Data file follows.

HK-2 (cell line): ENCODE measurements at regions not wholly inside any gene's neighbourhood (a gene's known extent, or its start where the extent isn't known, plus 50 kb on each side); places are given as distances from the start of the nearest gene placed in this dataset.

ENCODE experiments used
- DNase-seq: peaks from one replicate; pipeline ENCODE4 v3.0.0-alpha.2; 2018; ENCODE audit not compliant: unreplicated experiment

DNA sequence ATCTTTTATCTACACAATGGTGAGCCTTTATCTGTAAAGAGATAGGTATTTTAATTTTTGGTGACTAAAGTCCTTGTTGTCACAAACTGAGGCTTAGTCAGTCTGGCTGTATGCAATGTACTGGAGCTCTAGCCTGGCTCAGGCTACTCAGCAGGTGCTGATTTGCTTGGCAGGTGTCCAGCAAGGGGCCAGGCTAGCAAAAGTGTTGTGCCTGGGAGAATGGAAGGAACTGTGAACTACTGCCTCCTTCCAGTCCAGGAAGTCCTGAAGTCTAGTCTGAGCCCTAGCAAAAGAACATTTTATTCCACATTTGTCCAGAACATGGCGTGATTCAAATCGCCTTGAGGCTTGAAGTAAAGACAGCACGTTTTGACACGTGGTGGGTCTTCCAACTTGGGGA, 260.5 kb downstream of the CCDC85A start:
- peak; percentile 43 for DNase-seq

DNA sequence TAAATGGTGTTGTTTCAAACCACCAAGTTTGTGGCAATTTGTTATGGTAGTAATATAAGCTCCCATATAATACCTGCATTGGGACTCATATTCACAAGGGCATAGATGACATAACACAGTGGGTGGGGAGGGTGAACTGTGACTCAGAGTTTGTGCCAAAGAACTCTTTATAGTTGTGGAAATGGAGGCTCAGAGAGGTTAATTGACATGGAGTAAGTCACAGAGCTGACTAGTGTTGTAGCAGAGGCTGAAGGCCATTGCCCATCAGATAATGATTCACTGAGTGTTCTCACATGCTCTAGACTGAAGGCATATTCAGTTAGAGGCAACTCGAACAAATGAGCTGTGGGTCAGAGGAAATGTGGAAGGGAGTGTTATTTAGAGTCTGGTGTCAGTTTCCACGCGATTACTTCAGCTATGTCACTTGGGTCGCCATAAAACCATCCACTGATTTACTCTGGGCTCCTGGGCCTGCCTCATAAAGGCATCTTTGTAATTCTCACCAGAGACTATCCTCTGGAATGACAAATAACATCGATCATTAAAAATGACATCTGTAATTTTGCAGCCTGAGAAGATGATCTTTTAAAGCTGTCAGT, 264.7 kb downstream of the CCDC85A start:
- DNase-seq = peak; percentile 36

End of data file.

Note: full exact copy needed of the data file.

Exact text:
HK-2 (cell line): ENCODE measurements at regions not wholly inside any gene's neighbourhood (a gene's known extent, or its start where the extent isn't known, plus 50 kb on each side); places are given as distances from the start of the nearest gene placed in this dataset.

ENCODE experiments used
- DNase-seq: peaks from one replicate; pipeline ENCODE4 v3.0.0-alpha.2; 2018; ENCODE audit not compliant: unreplicated experiment

DNA sequence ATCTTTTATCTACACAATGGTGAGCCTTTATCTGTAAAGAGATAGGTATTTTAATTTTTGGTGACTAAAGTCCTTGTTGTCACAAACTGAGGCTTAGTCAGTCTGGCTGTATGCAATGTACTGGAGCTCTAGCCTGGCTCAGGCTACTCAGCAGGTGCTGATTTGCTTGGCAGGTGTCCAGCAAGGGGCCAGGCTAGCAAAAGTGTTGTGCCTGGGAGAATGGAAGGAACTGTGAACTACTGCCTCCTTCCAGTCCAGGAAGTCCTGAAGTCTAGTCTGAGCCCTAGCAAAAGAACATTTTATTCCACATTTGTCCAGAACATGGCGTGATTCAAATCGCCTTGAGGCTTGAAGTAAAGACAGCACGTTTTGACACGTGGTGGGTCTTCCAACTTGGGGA, 260.5 kb downstream of the CCDC85A start:
- peak; percentile 43 for DNase-seq

DNA sequence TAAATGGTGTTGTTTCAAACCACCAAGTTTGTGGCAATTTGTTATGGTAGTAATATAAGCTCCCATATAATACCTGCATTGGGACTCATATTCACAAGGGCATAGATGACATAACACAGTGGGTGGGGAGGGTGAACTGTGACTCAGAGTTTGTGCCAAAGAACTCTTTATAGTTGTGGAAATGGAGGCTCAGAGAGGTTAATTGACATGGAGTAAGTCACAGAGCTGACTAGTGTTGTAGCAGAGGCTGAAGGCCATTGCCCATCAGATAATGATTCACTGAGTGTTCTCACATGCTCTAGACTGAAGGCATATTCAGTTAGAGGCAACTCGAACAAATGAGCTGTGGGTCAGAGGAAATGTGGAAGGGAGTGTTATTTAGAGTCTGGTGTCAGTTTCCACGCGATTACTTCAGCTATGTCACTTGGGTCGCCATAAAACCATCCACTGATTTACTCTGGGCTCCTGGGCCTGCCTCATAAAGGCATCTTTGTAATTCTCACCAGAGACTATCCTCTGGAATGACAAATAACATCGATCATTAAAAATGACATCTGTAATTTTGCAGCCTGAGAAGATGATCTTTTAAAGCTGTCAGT, 264.7 kb downstream of the CCDC85A start:
- DNase-seq = peak; percentile 36